• Remove any jewelry, including body piercings.

  • Leave all valuables, such as credit cards and jewelry, at home.

  • If you wear contact lenses, wear your glasses instead, if possible. If you don't have glasses, please bring a case for your contacts.

What to bring with you

  • A list of the medications you take at home

  • Medications for breathing problems (such as inhalers), medications for chest pain, or both

  • A case for your glasses or contacts

  • Your Health Care Proxy form, if you have completed one

  • If you use a C-Pap or Bi-pap machine to sleep at night, please bring your machine with you, if possible. If you can't bring your machine with you, we will give you one to use while you are in the hospital.

Where to park

Parking at MSK is available in the garage on East 66th Street between First and York Avenues. To reach the garage, enter East 66th Street from York Avenue. The garage is located about a quarter of a block toward First Avenue, on the right (north) side of the street. A pedestrian tunnel connects the garage to the hospital. For questions about pricing, call (212) 639-2338. There are also nearby commercial garages on East 69th Street between First and Second Avenues and on East 65th Street between First and Second Avenues.

Where to go

Please arrive at the main building of MSK at 1275 York Avenue between East 67th and East 68th Streets. Take the M elevator to the 2nd floor. Enter through the glass doors and check in at the desk.

What to expect

Once you arrive at the hospital, doctors, nurses, and other staff members will ask you to state and spell your name and date of birth many times. This is for your safety. Patients with the same or similar names may be having procedures on the same day.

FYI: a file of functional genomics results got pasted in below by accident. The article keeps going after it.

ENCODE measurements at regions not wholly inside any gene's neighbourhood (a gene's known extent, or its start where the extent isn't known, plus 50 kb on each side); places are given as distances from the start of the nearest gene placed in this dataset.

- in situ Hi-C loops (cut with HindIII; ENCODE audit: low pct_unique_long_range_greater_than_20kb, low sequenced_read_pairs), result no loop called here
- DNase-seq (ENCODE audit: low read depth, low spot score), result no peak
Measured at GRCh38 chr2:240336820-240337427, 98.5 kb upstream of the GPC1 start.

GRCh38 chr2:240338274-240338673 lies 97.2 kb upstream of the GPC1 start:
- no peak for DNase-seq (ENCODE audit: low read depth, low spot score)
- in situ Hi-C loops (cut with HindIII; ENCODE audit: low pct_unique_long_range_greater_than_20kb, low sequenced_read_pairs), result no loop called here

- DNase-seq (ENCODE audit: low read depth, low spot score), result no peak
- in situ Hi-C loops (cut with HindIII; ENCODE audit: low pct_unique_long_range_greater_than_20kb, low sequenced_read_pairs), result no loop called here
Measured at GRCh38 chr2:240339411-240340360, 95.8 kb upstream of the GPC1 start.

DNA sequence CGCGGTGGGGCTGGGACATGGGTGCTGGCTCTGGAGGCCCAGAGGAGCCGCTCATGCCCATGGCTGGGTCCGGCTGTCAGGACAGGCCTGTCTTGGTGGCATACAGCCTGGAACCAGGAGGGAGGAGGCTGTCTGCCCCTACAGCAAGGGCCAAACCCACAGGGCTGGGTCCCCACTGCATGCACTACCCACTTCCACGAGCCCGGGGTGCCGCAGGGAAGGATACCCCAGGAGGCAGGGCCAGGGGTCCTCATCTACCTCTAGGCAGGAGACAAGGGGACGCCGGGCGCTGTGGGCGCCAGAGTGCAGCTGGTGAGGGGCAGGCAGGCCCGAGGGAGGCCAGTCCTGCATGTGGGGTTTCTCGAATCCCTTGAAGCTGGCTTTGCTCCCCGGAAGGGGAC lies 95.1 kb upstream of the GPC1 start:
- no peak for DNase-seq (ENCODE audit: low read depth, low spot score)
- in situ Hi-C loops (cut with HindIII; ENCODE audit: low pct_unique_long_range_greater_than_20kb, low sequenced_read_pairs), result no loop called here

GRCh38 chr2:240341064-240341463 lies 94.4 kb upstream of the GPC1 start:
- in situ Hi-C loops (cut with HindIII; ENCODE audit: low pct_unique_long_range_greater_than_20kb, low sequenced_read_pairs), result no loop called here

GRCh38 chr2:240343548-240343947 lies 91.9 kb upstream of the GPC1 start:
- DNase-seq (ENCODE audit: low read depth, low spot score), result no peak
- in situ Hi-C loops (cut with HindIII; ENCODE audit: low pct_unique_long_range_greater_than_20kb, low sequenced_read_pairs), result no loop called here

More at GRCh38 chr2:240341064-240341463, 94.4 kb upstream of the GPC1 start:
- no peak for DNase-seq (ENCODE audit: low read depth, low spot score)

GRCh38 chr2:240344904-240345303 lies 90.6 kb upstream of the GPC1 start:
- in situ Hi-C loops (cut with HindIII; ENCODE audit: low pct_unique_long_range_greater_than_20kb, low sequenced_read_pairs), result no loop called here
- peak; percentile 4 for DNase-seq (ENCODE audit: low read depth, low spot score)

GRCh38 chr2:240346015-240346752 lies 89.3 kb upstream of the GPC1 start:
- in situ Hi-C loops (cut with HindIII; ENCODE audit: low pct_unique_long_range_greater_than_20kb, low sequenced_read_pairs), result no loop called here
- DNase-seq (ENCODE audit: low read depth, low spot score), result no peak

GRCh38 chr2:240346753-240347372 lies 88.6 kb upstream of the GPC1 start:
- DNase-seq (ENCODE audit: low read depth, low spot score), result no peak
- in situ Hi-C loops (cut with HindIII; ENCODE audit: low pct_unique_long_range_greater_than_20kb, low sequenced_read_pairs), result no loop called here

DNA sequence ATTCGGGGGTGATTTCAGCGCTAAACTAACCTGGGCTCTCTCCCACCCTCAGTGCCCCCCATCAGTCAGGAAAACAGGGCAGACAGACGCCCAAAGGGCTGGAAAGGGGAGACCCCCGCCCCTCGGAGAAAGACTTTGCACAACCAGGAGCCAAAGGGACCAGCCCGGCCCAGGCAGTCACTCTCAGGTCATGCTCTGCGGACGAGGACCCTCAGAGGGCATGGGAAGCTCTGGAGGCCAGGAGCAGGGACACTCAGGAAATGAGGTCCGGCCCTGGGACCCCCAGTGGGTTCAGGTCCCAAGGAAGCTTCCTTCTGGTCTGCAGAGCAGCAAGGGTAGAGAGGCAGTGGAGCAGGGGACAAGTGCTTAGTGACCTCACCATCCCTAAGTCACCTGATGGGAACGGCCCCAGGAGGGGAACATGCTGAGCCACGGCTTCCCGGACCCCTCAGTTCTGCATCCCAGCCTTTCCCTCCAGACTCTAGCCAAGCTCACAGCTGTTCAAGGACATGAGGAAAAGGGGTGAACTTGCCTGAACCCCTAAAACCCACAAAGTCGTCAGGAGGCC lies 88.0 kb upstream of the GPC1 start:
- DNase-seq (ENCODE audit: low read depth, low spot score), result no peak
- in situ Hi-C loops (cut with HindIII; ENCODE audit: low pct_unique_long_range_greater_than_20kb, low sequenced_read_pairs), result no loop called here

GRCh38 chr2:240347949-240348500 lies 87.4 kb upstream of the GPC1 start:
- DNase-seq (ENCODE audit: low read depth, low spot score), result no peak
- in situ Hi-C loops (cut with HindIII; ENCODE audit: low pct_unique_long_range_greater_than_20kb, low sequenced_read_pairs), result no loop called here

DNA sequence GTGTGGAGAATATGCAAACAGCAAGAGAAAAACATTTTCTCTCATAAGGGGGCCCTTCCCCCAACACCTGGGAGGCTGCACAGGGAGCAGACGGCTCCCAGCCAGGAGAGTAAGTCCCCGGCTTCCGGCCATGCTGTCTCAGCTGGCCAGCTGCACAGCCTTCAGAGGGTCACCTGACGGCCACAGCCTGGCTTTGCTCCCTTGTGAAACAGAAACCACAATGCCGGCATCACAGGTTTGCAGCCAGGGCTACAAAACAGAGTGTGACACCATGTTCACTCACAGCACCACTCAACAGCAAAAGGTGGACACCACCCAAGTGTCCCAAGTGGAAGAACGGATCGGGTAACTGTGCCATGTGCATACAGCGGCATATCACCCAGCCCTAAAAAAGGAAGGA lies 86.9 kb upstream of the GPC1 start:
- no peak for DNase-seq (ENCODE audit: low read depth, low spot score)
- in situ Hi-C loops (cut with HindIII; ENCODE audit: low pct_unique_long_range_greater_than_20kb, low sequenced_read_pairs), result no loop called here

Your doctor may mark the side of the biopsy with a special pen, depending on where it is on your body. Your nurse will place an intravenous (IV) catheter into a vein in your hand or arm. You will receive medication to help you relax through the IV. You will lie on your back or stomach depending on where on your body the biopsy will be. You will be asked to stay in that position until the biopsy is done. Your team may use fluoroscopy (x-ray), computed tomography (CT) scans, magnetic resonance imaging (MRI), or ultrasound to find the exact area to biopsy. Your doctor will mark the spot on your skin with ink.

Your doctor will clean the skin around the marked area, and cover it with a drape. He or she will use a small needle to numb your skin, and will insert the biopsy needle into the numbed area. The needle is about the same size as a needle used to draw blood. You may have more images taken to make sure that the needle is in the right position. Next your doctor will draw out cells or tissue will be through the needle. He or she may do this a few times, if there is not enough tissue taken the first time. You will then have more scans. At the end of the procedure, your doctor or nurse will clean your skin and put a small bandage on the biopsy site. The samples that your doctor took will be  sent to the lab to see if there are abnormal cells.

 

After Your Procedure

In the recovery room

You will be taken to the recovery room, where you will stay for up to 3 hours. Tell your nurse if you:

  • Have increasing pain or discomfort

  • Feel lightheaded

  • Have trouble breathing

  • Have any symptoms that concern you

At home

  • You may resume your normal diet right away. 

  • You may shower the day after your procedure. Remove the bandage before you shower.  Replace with an adhesive bandage such as a Band-Aid® after your shower. Do not take a tub bath or submerge the area in water for 24 hours.

  • You may resume your normal activities the day after the procedure.

Call Your Radiology Doctor or Nurse if You Have:

  • Increased pain at the site of the biopsy

  • Lightheadedness or dizziness

  • Any other symptom(s) that concerns you

You can reach your radiology doctor or nurse Monday through Friday, between 9:00 am to 5:00 pm, by calling (212) 639-2236. After hours and on the weekends, call the paging operator at (212) 639-2000 and ask for the interventional radiology fellow on call.